These survey results are used to manage employees. They probably get them rubbed in their faces during sales meetings and in performance evaluations. They know they’re being evaluated, not only by the algo-driven computer system at the bank, but also via customer responses, to make sure they push new accounts, credit cards, credit lines, brokerage accounts, and other products.

This is inbred into the bank. It’s part of its management doctrine and computer system. It’s partnering with Gallup to accomplish this. A contract with Gallup isn’t set up at the lower levels. And a few slaps on the wrist aren’t going to change a whole lot. It’s not just Wells Fargo. It’s the industry. It puts banks into the same category as car dealers. So steel yourself when you deal with them (just like you would walking into a dealership).

No bank is “so powerful as to be untouchable,” explained California State Treasurer John Chiang. Read…  Wells Fargo Getting Clocked by California: What, No Perp-Walk?

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  140 comments for “I Went to a Wells Fargo Branch, this is What Happened Next

  1. Ptb says:

    I went into Wells today to access my safety deposit box. What a coincidence! They let me in without checking my ID!! I called them on this and they said my signature and having the key were enough. They’d never done this before….I emptied it out immediately. It was close to closing time and i think they were not focused on their job. My level of distrust with them is now quite high.

    • Handy Dandy says:

      They do that on purpose so you’ll contact the bank to complain. The contact is another opportunity to cross sell. If the bank did everything right, you’d never make contact with them.

  2. Justme says:

    I guess I am not the only one that has noticed that all the questions on customer satisfaction surveys measure other things than customer satisfaction. And that there is no way to enter what the real problem was, if there was one.

    • SD says:

      The surveys are used to measure the employee’s performance. If you don’t give them the highest scores across the board–even if the questions do not directly relate to the employee’s performance, it impacts negatively on them, limits their career opportunities as well as wage growth within the organization. This type of stuff has been going on for over a decade in various industries.

      • Wolf Richter says:

        Correct. In the car business, we used surveys starting in the late 1980s. They’re important. You DO want to know if customers are happy or unhappy.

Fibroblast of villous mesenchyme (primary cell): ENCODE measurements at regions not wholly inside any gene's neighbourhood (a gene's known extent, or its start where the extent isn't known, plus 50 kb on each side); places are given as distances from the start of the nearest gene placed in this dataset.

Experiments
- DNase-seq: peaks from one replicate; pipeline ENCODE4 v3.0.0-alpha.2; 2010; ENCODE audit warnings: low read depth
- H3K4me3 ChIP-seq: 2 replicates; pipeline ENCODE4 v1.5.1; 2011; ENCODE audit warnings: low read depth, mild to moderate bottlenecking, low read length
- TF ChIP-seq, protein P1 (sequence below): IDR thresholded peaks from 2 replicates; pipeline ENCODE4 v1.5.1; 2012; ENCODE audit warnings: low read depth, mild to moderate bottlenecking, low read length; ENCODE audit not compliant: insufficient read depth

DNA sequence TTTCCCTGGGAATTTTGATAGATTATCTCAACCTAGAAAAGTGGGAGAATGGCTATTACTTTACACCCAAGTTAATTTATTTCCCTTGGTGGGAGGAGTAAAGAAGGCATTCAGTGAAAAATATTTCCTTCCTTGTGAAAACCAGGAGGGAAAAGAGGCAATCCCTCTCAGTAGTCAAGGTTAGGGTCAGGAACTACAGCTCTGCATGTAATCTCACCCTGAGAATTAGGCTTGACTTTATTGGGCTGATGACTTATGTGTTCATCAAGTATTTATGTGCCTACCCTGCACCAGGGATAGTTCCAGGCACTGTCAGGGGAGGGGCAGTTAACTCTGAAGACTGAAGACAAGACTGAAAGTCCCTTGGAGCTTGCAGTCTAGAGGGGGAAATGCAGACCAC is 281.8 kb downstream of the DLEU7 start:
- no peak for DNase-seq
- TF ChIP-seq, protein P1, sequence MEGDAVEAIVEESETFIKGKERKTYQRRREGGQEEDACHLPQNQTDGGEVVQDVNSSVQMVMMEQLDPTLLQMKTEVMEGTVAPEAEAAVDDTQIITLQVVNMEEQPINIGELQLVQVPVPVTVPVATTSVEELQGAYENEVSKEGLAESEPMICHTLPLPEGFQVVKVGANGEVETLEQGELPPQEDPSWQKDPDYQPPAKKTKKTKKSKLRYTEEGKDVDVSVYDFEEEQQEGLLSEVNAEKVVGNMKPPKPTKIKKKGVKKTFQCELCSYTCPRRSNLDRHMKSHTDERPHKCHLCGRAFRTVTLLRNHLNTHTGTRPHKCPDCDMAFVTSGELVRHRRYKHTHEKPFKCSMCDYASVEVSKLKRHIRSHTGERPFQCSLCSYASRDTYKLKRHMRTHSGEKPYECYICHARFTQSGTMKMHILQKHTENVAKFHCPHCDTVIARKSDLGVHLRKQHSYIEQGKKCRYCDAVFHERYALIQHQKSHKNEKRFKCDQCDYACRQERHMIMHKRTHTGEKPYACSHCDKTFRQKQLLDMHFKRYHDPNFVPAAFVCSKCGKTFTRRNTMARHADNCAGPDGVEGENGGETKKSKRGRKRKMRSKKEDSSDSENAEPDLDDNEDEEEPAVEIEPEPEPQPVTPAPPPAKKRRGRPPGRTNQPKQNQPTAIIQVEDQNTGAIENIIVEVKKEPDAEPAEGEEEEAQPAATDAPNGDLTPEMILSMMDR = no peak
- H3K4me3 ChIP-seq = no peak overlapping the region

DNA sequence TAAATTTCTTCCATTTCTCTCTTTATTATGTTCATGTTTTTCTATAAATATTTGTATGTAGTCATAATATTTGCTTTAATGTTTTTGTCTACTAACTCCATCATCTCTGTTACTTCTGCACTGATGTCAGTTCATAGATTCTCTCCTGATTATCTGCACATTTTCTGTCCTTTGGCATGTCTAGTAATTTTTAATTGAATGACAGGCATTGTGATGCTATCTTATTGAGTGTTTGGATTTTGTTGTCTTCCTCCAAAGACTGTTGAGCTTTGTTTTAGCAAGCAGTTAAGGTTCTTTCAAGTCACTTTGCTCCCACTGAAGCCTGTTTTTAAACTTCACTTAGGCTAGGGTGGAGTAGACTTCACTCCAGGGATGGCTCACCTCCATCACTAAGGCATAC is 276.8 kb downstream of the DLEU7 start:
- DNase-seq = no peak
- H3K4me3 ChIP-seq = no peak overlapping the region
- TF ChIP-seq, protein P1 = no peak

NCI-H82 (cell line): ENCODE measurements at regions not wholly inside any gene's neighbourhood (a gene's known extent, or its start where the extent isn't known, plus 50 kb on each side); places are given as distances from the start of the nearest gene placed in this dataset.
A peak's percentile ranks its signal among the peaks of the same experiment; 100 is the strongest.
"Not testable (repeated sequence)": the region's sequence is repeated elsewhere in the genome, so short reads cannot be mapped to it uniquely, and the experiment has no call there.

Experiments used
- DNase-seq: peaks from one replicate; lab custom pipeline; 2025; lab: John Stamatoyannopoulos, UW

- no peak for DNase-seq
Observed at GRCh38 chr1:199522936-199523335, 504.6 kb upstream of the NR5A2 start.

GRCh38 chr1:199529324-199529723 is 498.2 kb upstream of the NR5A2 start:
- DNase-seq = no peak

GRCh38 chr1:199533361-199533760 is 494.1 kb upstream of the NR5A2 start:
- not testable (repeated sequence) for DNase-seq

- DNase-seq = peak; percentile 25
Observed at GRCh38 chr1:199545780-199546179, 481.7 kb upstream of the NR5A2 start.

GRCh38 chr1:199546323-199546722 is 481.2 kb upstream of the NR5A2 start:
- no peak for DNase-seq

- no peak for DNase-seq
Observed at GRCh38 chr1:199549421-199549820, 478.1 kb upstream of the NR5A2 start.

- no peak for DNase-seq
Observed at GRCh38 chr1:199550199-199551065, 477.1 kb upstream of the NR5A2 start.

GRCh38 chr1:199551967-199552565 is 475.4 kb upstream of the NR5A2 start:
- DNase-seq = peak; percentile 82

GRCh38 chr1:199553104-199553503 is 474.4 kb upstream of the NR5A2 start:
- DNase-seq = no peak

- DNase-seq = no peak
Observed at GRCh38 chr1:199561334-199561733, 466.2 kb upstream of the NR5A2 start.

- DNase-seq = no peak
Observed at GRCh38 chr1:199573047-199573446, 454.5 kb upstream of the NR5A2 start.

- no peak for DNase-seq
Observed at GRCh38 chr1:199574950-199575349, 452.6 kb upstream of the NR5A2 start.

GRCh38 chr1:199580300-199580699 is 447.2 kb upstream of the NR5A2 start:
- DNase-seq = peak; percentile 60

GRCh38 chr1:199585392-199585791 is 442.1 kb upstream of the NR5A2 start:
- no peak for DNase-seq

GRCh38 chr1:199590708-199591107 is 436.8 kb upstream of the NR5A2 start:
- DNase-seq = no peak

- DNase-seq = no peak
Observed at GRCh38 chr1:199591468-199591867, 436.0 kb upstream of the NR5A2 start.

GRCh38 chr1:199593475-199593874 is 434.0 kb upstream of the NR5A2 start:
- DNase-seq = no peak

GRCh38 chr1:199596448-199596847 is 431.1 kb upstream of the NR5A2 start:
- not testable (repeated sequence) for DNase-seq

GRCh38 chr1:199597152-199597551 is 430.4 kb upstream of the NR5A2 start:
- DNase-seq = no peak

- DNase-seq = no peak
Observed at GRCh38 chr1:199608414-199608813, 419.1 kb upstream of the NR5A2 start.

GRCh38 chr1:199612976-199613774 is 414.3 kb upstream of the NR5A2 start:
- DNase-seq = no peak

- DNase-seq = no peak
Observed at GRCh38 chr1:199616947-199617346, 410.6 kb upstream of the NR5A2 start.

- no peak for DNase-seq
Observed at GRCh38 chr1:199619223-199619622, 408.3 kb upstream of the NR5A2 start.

And we also used them in sales meetings and performance reviews. That’s why I can imagine what these branch employees have to go through.

        • Ivy says:

          Some car salesmen, such as at BMW dealers, would tell you that anything less than the top score was going to reflect negatively on them personally. There was a type of desperation signaling that they would try to camouflage as buyer virtue signaling to get buy-in to their situation. Perhaps that was my anti-neoliberal bias showing.

          As I read through the article, I visualized decision trees and fault trees, and how the Wells process design could have been changed at various points to extract some observations about the system.

        • EVENT HORIZON says:

          That is why they are called “Floor Whores”.

          I’m taking my youngest son, age 13, with me since I’m buying a new car. I am going to show him the nasty game. This is going to be fun for me (but as you Mr. Wolf know from my comments) it will be HELL for the Salesperson.

          I NEVER buy from the first 2 dealers, regardless of the deal. I usually spend 3 or 4 weeks in buying a car so the Dealership HATES my guts. Then you know you have a good “deal”.

          But, always remember, if the Dealership sells you the car, you still paid too much.

        • robert says:

          I’m not looking forward to the day when a emergency room visit or hospital stay is the perfect opportunity to cross-sell. My personal mortgage with Wells Fargo led to this: I had been paying off a 15 year loan on a investment property, always on time and paying extra principle, when I allowed Wells Fargo to pay the real estate taxes for the last 6 months. Each statement that was electronically sent had a bold amount due on a certain date. Fine, I thought so I paid that plus extra to make up for the taxes paid by W.F.. Soon after I checked my credit score and found a non-payment, behind ninety days noted from W.F.. Called the customer service to find out all my payments were credited to the escrow balance owed, nothing went to pay the loan bslance. Policy and the fine print in mortgage, I was told. Three months of phone calls going up the food chain to the executive loan dept. went no where, even after the loan and escrow were paid off. No one could explain to me why the Bold type with amount due on the statement each month was not enough to prevent the foreclosure process. There was a sentence in smaller print that said “You can call this # to contact our loan department”. When my wife went to the branch office at times, no one said there was actions being taken that were adverse to us. Another 2 months after no response, we recieved a letter stating that our credit was restored because of unfortunate circumstances. Watch your statements and read the fine print is my advise.